Last year's model, the One (M8) improved a number of features such as a better processor and camera. It was still the device that others needed to emulate.
This year's One (M9) continues the evolutionary trend, with more improvements all around. But now, it's biggest problem is that it looks almost exactly the same as its 2013 and 2014 flagship devices, while the others are catching up.
Even though it looks just like past models, the M9 is a wonderful phone, Years of incremental improvements allow HTC to offer a fabulous device at a competitive price.
Introduced late in 2014, the Nexus 6 is a big phone. Its screen measures just a hair under 6-inches, at 5.95-inches. The device is a handful to hold or to carry around. The curved battery hump on the back adds to the bulky feeling.
The Nexus 6 was designed by Motorola when it was owned by Google, though it's now owned by Lenovo.
The Nexus 6 is still the flagship smartphone in the Nexus line, which consists of bleeding-edge devices meant to highlight Google's latest operating system at the time of its release. The Nexus 6 introduced the world to Android 5.0 Lollipop. Nexus devices run a pure, unadulterated version of the Android operating system. They're always among the first devices to receive OS updates.
Despite it's bulk, Nexus 6 is an amazing phone. Since there are rumors of new, 2015 Nexus phones on the horizon, prices for the 6 are beginning to moderate. It may be the perfect time to check this out.
Asus Zenfone 2
This second-generation Zenfone 2 is the first Asus smartphone to make it to North America.
The phone has killer specs including a quad-core Intel (INTC) - Get Report processor, 4 GB of RAM (the first in the U.S. market), up to 64 GB of storage, superfast Wi-Fi and all the bells and whistles you can want in a modern phone. Accessories include a nifty outer cover with a see-through information window.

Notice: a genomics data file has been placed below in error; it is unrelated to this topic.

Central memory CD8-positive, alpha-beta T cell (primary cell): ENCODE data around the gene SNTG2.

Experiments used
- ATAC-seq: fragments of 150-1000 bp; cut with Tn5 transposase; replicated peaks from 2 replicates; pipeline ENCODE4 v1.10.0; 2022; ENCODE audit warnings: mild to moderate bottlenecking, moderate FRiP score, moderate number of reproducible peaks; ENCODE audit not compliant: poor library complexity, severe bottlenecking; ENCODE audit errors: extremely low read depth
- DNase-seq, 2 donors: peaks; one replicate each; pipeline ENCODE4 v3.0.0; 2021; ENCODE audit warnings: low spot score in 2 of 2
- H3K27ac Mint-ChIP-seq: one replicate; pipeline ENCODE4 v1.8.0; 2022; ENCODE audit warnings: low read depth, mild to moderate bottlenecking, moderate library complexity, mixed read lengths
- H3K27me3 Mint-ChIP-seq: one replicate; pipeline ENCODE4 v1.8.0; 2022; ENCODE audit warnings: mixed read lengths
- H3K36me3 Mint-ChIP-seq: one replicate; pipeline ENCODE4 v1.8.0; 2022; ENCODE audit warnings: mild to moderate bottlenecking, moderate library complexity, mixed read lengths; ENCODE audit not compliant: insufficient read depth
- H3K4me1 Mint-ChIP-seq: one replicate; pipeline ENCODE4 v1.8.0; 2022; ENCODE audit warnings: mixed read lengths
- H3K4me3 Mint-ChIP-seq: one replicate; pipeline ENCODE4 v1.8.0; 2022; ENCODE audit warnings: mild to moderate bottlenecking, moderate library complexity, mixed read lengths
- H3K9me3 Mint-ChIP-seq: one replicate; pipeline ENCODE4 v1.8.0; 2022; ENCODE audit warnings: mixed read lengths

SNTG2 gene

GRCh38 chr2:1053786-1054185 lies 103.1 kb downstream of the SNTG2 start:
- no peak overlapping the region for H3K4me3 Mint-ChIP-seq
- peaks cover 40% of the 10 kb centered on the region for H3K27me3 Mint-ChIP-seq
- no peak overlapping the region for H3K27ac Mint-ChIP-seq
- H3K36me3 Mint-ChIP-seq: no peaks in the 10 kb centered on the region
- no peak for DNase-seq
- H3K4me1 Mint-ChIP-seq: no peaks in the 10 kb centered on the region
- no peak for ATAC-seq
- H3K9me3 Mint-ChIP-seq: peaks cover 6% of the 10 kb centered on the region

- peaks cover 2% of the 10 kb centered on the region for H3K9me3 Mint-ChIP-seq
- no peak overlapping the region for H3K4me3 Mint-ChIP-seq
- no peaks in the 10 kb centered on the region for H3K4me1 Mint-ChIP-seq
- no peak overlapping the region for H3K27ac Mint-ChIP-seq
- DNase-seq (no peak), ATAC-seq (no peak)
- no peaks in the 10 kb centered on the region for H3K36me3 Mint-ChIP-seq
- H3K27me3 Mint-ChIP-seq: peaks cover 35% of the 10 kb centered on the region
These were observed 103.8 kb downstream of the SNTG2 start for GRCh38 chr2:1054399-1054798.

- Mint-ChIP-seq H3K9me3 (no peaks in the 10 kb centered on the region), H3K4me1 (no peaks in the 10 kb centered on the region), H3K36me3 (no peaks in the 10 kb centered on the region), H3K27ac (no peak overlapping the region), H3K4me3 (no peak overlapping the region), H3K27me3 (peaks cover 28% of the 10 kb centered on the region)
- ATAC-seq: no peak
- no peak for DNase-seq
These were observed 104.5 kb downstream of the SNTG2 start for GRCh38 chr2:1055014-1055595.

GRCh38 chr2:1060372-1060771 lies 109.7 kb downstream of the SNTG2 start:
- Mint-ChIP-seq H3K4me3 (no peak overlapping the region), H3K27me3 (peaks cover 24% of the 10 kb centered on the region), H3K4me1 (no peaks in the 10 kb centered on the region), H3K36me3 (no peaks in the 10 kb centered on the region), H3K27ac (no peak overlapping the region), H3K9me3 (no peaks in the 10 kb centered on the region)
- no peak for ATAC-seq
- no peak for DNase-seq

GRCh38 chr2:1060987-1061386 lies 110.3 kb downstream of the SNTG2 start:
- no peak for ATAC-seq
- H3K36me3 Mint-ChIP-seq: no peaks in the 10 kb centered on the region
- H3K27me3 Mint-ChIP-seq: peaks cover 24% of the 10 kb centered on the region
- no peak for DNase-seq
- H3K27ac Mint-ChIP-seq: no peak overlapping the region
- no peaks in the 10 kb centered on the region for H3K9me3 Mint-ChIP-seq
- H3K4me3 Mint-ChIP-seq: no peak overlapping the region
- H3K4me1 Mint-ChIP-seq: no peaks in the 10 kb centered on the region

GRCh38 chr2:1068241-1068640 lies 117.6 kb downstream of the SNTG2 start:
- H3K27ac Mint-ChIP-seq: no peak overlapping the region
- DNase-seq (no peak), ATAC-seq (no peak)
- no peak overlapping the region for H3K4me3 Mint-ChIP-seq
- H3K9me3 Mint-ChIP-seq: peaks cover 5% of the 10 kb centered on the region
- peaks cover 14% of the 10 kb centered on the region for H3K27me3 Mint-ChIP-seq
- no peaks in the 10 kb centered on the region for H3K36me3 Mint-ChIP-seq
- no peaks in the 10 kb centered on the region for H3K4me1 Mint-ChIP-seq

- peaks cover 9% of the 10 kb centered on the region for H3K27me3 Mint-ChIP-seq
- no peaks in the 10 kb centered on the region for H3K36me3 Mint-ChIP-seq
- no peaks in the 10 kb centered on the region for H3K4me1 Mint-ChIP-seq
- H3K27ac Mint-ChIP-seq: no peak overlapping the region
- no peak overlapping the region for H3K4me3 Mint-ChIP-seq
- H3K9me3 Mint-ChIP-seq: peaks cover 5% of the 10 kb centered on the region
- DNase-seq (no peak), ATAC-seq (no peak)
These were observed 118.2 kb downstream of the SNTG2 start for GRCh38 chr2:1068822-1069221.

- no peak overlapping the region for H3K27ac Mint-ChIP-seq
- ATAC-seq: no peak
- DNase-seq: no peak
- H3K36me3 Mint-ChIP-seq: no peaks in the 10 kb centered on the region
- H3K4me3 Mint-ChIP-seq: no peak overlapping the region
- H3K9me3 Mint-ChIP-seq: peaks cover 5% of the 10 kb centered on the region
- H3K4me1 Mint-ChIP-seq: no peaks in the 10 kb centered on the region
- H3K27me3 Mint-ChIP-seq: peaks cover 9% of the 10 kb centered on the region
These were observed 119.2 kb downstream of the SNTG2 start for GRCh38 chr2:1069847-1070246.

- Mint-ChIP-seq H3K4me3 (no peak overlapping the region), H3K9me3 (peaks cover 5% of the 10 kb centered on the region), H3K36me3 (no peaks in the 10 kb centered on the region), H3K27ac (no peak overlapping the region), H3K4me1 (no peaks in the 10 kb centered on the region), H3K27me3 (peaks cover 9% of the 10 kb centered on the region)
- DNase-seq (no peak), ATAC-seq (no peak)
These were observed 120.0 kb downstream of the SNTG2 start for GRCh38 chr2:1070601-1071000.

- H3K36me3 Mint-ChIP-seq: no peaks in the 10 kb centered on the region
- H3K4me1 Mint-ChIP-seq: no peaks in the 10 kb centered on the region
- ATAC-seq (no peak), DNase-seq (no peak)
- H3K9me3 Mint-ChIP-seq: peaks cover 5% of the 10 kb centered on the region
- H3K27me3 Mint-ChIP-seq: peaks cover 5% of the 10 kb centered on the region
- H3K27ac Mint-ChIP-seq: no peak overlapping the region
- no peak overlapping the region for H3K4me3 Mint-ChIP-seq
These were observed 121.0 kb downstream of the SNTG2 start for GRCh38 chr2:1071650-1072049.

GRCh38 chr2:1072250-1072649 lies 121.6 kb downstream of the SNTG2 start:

Although the Zenfone 2 won't be sold directly by any U.S. carriers, it is currently available from a number of online retailers at amazing noncontract prices: $199 for the model with 2 GB of RAM and 16 GB of storage or $299 for the 4GB/64 GB model.
For the record, we loved the phone (downgrading it only for its rear-facing camera).
If you're still a BlackBerry fan there's a new model you should know about.
The just-released Leap model features a 5-inch touchscreen and all the latest features BlackBerry offers in its more expensive Passport and Classic models, minus the famous hardware keyboard. The Leap's keyboard is on-screen only -- just like its iPhone and Android competitors.
Otherwise it offers similar internal components with the other current BlackBerry models, which allows BlackBerry to offer the phone at a great price. Leap is a great buy at $275 (noncontract price). For "CrackBerry" addicts, it's a real bargain.
We really appreciated BlackBerry's Hub messaging system and, overall, found this phone to deliver great performance.
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This article is commentary by an independent contributor. At the time of publication, the author held no positions in the stocks mentioned.